A Snohomish County child has been admitted to Seattle Children’s with symptoms of a rare, polio-like illness, bringing the total in the mysterious Washington cases to nine, health officials said Tuesday. A 6-year-old Bellingham boy in the cluster has died.

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A Snohomish County child has been admitted to Seattle Children’s with symptoms of a rare, polio-like illness, bringing the total in the mysterious cluster of Washington cases to nine, health officials said Tuesday.

Notice of the new case comes a day after the death of a 6-year-old Bellingham boy, Jonathan Daniel Ramirez Porter, known as Daniel, who was suspected to have acute flaccid myelitis, or AFM.

Two of the children admitted to the hospital this fall have been confirmed to have AFM, an unusual disease with no clear cause characterized by limb weakness and a specific type of spinal-cord lesions, said Dr. Manisha Patel, a medical officer with the Centers for Disease Control and Prevention (CDC), who working with Washington state officials to investigate the cases.

The rest of the children, including Daniel, have not been confirmed to have the condition, she added. Five were previously released from the hospital.

None of the cases share a common infection, illness or other link, said Julie Graham, a spokeswoman for the Washington State Department of Health.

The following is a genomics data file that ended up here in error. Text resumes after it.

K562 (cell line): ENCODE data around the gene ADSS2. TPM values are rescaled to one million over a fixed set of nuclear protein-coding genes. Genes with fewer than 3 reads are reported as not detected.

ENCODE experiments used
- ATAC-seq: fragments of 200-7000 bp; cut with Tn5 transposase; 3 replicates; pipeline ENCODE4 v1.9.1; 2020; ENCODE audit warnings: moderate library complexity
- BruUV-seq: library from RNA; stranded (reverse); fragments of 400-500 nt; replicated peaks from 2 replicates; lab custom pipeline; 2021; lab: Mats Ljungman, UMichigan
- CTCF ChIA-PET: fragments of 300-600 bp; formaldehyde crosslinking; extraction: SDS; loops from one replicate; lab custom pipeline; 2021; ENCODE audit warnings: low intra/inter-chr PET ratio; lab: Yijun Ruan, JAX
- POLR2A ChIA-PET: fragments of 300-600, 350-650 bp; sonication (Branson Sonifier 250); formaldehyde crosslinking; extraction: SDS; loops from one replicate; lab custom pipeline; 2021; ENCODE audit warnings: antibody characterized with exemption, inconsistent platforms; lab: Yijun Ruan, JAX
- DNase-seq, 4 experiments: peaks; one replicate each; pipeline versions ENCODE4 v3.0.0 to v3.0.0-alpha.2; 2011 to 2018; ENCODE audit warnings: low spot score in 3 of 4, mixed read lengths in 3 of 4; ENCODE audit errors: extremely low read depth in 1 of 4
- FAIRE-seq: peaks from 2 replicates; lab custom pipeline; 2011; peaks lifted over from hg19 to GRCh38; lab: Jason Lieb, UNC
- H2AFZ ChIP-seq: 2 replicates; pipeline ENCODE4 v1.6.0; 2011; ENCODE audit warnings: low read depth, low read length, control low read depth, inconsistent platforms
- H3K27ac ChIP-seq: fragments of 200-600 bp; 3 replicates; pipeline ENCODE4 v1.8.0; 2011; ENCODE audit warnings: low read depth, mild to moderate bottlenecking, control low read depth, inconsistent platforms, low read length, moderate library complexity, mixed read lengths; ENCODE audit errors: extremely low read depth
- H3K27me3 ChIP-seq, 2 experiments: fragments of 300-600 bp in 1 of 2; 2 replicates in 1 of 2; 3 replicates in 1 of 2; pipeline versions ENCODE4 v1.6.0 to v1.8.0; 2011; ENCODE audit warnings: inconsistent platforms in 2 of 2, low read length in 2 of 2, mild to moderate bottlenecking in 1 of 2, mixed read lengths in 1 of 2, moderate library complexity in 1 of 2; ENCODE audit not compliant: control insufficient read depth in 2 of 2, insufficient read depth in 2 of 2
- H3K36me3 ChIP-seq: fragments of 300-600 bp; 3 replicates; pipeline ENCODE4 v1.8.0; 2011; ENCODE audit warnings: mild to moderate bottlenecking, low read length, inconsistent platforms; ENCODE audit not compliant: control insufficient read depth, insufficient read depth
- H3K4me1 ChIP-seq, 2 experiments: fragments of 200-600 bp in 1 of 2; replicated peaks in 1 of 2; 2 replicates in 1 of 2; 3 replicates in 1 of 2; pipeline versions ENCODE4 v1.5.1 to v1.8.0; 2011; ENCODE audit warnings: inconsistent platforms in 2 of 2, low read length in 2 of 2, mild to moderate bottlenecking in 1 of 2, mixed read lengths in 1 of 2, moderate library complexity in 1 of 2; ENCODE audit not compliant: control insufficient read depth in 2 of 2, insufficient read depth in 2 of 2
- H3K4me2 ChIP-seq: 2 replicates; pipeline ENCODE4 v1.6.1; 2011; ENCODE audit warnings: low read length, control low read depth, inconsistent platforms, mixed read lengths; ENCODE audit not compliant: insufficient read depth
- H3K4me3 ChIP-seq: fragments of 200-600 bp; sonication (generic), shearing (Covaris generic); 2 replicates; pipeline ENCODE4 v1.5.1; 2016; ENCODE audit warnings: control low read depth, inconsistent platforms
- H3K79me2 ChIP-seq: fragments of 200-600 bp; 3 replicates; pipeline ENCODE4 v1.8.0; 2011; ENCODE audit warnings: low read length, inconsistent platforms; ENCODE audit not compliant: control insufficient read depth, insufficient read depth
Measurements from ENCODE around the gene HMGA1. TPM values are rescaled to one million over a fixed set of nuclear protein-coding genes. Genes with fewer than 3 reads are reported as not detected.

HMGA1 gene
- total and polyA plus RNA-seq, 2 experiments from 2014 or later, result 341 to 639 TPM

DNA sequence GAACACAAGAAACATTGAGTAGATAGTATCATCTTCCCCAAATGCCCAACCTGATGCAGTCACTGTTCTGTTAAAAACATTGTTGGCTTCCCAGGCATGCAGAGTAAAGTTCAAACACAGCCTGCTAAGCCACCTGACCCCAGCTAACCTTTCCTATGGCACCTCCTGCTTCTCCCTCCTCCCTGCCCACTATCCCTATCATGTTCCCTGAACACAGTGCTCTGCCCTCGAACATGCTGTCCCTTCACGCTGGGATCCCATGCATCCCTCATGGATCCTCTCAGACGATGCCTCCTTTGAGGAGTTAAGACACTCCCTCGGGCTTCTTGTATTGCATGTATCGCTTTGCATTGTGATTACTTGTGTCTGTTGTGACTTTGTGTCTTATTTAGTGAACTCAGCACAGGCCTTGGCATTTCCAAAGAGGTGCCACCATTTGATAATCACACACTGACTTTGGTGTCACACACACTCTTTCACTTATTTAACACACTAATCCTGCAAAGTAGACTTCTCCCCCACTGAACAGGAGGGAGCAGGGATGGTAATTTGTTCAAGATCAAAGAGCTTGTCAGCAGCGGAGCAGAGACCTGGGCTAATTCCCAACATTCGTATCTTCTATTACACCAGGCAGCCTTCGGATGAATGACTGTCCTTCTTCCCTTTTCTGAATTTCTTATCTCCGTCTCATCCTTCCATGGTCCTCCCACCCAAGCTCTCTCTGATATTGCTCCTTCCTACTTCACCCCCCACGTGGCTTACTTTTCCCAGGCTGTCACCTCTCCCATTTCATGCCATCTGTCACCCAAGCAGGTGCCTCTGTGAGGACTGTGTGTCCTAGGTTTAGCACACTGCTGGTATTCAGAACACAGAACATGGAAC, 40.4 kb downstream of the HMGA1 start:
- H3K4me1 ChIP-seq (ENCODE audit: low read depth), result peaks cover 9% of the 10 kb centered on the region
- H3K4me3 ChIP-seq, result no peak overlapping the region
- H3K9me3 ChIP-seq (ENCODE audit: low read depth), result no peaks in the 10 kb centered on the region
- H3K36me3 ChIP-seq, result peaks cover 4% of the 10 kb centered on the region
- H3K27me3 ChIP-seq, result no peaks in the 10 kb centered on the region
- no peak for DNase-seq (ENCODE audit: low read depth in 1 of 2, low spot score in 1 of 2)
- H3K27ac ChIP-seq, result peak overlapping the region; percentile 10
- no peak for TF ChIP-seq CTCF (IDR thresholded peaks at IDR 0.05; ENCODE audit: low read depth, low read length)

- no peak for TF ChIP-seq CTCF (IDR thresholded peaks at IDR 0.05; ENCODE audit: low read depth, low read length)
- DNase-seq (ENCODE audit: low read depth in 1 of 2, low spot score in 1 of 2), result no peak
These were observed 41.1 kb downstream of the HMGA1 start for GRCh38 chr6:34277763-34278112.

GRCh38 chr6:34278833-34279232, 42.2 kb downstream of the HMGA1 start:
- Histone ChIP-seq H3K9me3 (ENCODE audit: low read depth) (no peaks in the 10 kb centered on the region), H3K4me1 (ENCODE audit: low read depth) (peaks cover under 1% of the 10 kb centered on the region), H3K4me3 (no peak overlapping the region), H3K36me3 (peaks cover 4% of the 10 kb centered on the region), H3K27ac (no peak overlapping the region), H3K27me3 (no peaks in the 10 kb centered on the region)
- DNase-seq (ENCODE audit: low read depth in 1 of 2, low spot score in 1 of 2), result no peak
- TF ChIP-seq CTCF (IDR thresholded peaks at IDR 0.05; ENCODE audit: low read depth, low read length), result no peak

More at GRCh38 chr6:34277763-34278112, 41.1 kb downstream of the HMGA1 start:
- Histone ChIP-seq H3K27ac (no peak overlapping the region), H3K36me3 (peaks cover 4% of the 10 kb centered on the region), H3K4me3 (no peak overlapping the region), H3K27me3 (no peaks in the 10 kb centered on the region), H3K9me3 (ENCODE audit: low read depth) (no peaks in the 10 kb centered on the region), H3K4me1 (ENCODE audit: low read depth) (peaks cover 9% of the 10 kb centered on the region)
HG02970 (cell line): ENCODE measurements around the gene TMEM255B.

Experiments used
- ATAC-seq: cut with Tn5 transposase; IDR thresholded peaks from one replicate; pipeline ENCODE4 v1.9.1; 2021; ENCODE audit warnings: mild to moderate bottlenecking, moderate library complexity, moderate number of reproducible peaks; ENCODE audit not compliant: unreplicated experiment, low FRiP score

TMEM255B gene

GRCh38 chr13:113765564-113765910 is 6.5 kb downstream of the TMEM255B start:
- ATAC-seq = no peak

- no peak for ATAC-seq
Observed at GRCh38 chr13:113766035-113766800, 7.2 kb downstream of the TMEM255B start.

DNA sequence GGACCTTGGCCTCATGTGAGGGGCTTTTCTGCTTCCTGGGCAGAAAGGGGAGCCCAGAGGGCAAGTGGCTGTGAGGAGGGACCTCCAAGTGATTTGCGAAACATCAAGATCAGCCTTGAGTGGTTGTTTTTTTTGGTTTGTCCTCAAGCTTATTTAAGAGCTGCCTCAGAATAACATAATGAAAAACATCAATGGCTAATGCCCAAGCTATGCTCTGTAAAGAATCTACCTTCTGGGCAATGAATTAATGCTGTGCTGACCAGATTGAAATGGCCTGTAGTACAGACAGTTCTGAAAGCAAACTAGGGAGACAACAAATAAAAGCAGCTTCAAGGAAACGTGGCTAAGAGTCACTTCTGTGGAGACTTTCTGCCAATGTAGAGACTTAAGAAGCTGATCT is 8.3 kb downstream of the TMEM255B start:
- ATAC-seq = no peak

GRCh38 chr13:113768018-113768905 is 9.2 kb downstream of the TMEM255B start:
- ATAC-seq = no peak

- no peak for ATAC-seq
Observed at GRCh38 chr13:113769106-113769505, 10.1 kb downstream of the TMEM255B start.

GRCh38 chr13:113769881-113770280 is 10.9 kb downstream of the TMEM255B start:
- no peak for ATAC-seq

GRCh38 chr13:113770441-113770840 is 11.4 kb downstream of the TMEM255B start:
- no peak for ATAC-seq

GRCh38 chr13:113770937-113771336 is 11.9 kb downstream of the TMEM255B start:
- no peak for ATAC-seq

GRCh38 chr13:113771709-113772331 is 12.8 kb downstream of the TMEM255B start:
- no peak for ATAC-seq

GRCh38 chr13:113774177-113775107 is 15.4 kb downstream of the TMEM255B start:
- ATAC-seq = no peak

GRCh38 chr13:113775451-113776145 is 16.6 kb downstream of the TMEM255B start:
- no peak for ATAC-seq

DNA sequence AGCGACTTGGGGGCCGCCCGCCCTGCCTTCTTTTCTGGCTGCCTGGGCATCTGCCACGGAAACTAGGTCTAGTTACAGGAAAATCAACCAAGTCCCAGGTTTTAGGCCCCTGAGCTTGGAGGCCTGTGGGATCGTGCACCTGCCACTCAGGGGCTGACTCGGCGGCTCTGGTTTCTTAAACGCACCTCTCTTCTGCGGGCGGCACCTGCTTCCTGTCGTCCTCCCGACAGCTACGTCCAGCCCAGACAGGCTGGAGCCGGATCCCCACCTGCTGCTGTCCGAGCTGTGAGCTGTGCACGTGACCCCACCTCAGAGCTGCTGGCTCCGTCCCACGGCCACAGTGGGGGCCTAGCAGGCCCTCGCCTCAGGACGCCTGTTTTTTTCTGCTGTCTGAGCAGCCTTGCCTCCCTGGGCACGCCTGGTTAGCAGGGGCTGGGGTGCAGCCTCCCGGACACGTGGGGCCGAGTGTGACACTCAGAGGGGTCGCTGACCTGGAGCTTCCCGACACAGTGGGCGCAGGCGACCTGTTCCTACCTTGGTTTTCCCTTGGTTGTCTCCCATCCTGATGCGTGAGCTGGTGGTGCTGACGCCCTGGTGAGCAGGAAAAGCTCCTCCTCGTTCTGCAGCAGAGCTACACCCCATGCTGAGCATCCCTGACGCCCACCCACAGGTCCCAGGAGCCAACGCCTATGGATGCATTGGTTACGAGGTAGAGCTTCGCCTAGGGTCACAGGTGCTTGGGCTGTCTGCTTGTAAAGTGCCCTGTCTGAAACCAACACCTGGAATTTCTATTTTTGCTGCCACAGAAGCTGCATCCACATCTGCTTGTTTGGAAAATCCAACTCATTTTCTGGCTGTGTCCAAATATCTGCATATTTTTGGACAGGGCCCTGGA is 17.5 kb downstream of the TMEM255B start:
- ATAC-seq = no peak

“There’s nothing that points to an individual cause for any of the cases or a link between the cases,” Graham said.

The latest child in the cluster was admitted Sunday and reported to health officials Monday, a spokeswoman for Seattle Children’s said. The children affected range in age from 3 to 14. They include three from King County, one from Snohomish County, one from Pierce, and two each from Franklin and Whatcom counties.

Graham specifically noted there is no apparent link with being recently vaccinated against common childhood illnesses.

“There is no evidence with AFM that people who are vaccinated are any more or less likely to come down with AFM,” she said.

The first Washington case was seen in mid-September. The apparent cluster comes amid growing concern about an uptick in cases of the illness, Patel said.

“This year, when we started to see the cases rise, we wanted to strongly let our providers know,” she said. “The key thing is we want to get as many cases reported to us as possible so that we can better understand this condition and what may be causing it.”

The CDC said Tuesday that 89 confirmed cases of AFM have been reported in 33 states this year. That follows 120 cases reported in 34 states in 2014, and 21 cases in 16 states in 2015.

AFM is a syndrome that appears to be linked to various germs, including enteroviruses, West Nile virus and the virus that causes the common cold. It appears that people who develop AFM have an abnormal reaction to a normal, even common, illness.

“What we don’t know is what is the specific trigger,” Patel explained. “We’re not ruling anything out.”

In 2014, CDC investigated a link between cases of a specific enterovirus, EV-D68, and AFM. In the Washington cases, there’s no evidence of that virus, Patel said.

There are no definite public-health interventions to prevent AFM. Parents should make sure kids follow standard recommendations: Wash hands often with soap and water, avoid close contact with sick people, and disinfect common surfaces, especially if exposed to someone who’s sick.

If a child develops sudden limb weakness or paralysis, parents should seek medical care immediately.

State health officials are working with the CDC to monitor and evaluate the cases.